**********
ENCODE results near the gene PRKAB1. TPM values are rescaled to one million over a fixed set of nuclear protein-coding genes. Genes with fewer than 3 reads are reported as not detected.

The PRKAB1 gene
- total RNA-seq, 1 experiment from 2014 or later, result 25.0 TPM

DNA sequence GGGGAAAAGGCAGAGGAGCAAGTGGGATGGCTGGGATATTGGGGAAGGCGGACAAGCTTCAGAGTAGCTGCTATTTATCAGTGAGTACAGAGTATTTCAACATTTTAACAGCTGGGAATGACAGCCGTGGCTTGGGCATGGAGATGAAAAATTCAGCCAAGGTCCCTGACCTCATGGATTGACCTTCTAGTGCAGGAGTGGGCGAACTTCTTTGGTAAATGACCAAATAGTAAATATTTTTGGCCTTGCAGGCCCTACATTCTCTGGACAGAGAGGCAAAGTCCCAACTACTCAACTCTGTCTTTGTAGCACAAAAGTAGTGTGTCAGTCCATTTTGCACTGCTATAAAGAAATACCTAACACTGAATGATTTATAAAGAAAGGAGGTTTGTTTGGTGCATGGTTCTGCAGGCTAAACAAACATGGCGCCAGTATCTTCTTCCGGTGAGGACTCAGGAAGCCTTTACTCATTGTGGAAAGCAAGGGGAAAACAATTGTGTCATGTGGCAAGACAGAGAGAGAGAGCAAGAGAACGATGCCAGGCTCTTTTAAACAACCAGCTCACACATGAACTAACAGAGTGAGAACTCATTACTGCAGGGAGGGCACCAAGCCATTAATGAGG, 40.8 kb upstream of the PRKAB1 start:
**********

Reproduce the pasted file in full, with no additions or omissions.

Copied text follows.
ENCODE results near the gene PRKAB1. TPM values are rescaled to one million over a fixed set of nuclear protein-coding genes. Genes with fewer than 3 reads are reported as not detected.

The PRKAB1 gene
- total RNA-seq, 1 experiment from 2014 or later, result 25.0 TPM

DNA sequence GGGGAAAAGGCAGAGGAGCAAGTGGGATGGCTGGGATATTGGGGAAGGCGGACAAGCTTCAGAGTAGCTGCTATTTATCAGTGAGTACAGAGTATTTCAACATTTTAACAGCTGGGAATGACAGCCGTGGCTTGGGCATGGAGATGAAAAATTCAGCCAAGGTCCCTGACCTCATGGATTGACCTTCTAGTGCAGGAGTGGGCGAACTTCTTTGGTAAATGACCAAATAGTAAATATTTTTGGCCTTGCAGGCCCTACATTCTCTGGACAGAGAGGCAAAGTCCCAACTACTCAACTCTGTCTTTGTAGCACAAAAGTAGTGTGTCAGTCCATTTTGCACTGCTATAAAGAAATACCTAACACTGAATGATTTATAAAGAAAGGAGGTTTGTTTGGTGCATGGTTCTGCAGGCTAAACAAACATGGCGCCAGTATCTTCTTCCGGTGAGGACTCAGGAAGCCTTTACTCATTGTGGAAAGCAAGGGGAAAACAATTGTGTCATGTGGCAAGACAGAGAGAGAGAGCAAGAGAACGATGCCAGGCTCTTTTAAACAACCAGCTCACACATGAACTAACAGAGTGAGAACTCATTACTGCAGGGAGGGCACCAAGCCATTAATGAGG, 40.8 kb upstream of the PRKAB1 start: